Efficacy of a Prolonged Infusion of Meropenem in Patients Hospitalized With Severe Pneumonia

COVID infection in the lungs.
Coronavirus pneumonia. Conceptual computer illustration showing coronavirus in human lungs. Different strains of coronavirus are responsible for diseases such as the common cold, gastroenteritis and SARS (severe acute respiratory syndrome). A new coronavirus (SARS-CoV-2) emerged in Wuhan, China, in December 2019. The virus causes a mild respiratory illness (Covid-19) that can develop into pneumonia and be fatal in some cases. The coronaviruses take their name from their crown (corona) of surface proteins, which are used to attach and penetrate their host cells. Once inside the cells, the particles use the cells’ machinery to make more copies of the virus.
Researchers conducted a study to determine whether a prolonged infusion time increases the efficacy of meropenem for the treatment of patients hospitalized with severe pneumonia.

In patients hospitalized with pneumonia who were critically ill, a prolonged infusion of meropenem was not consistently associated with a significant clinical benefit for those who required a higher therapeutic target or those with drug-resistant or severe infections. Moreover, treatment with low-dose meropenem was found to be effective among patients with decreased creatinine clearance and increased uric acid concentration. These results, from a prospective study, were published in Infectious Diseases and Therapy.

In this prospective study conducted between January and December 2019, researchers analyzed 209 blood sample specimens from 64 patients with pneumonia who were treated with meropenem. The researchers sought to assess the pharmacokinetics (PK) andpharmacodynamics (PD) of meropenem, as well as potential benefits of prolonged infusion time. In addition, the researchers used minimum inhibitory concentration (MIC) values associated with the most commonly found pathogenic bacteria such as Enterobacter cloacae, Pseudomnoas aeruginosa, Klebsiella pnuemoniae, and Acinetobacter baumannii.

Among a total of 64 patients included in the study, 73.43% were men, the mean weight was 62.5 kg (138 lb), and the mean age was 63.5 years. Patients who were pregnant or lactating, those who were allergic to carbapenems, and those treated with concomitant sodium valproate were excluded from the study.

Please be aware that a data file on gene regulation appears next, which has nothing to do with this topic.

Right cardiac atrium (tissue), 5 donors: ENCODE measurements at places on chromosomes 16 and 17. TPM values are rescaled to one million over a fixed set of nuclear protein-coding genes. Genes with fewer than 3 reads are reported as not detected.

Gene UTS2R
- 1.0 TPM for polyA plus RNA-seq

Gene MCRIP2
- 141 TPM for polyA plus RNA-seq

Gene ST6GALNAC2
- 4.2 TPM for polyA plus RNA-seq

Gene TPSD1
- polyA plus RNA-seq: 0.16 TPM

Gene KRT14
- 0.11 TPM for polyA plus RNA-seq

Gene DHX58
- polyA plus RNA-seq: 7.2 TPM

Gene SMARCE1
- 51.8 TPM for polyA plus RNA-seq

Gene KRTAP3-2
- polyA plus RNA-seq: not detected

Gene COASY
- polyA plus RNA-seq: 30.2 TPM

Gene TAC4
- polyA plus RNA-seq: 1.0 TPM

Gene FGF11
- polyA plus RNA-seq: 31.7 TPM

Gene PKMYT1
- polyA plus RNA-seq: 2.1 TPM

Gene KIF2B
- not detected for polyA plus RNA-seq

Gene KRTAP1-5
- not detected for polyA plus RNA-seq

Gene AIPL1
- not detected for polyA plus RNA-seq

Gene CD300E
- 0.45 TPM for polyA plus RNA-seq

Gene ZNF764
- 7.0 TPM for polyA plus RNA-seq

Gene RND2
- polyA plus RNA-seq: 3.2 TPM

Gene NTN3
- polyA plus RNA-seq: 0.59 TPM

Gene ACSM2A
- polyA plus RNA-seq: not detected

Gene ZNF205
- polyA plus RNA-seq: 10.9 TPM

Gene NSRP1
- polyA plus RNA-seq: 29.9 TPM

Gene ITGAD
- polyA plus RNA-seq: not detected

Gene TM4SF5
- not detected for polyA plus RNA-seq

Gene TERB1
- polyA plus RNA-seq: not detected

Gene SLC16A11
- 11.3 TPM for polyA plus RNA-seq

Among 71.86% of patients who underwent sensitivity testing for meropenem, most were infected with more than 1 type of Gram-negative bacterium. Of 80 meropenem MIC values that were collected from these patients, 53.75% were greater than 8 mg/L. In addition, A baumannii was the most commonly detected pathogen and its associated MIC values were greater than 8 mg/L, indicating resistance to meropenem. Of note, 56.3% of Gram-negative bacteria were found to be multi-drug resistant.

Creatinine clearance and uric acid concentrations were found to be significant covariates. The researchers found that a greater than 90% target attainment (fT) under a MIC of 8 mg/L was achievable for patients with a creatinine clearance and uric acid concentration of less than or equal to 60 mL/min and greater than 400 μmol/L, respectively. Similar results were observed among patients who received intravenous meropenem 500 mg every 8 hours at an infusion time of 2 hours.

The researchers found that when the MIC was less than 4 mg/L, the therapeutic effect of meropenem was increased via prolonged infusion time. No statistically significant differences in regard to the PD effects of meropenem were observed when fT was 100% greater than the MIC or when fT was 100% for a MIC of greater than 4 mg/L.

Study limitations included its small sample size, which limited the ability to assess for correlations between PK and PD targets and microbiologic outcomes, and its single-center setting. In addition, some patients refused to undergo MIC testing.

According to the researchers, “[An increased] dose [of meropenem] or alternative therapeutic strategies may be required for critically ill patients with drug-resistant or severe infections.”


Zhao YC, Zou Y, Xiao YW, et al. Does prolonged infusion time really improve the efficacy of meropenem therapy? A prospective study in critically ill patients. Infect Dis Ther. Published online November 6, 2021. doi: 10.1007/s40121-021-00551-2